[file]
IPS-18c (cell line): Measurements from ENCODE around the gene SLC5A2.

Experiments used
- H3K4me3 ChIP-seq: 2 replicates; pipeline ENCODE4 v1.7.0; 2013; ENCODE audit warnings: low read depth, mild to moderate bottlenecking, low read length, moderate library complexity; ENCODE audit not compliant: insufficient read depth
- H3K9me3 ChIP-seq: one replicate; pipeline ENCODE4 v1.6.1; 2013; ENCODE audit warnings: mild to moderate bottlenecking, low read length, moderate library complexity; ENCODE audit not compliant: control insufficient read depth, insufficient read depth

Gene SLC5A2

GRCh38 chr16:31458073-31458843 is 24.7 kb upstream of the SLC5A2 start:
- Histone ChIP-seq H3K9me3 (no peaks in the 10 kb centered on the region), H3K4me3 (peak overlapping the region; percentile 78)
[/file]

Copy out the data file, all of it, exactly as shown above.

IPS-18c (cell line): Measurements from ENCODE around the gene SLC5A2.

Experiments used
- H3K4me3 ChIP-seq: 2 replicates; pipeline ENCODE4 v1.7.0; 2013; ENCODE audit warnings: low read depth, mild to moderate bottlenecking, low read length, moderate library complexity; ENCODE audit not compliant: insufficient read depth
- H3K9me3 ChIP-seq: one replicate; pipeline ENCODE4 v1.6.1; 2013; ENCODE audit warnings: mild to moderate bottlenecking, low read length, moderate library complexity; ENCODE audit not compliant: control insufficient read depth, insufficient read depth

Gene SLC5A2

GRCh38 chr16:31458073-31458843 is 24.7 kb upstream of the SLC5A2 start:
- Histone ChIP-seq H3K9me3 (no peaks in the 10 kb centered on the region), H3K4me3 (peak overlapping the region; percentile 78)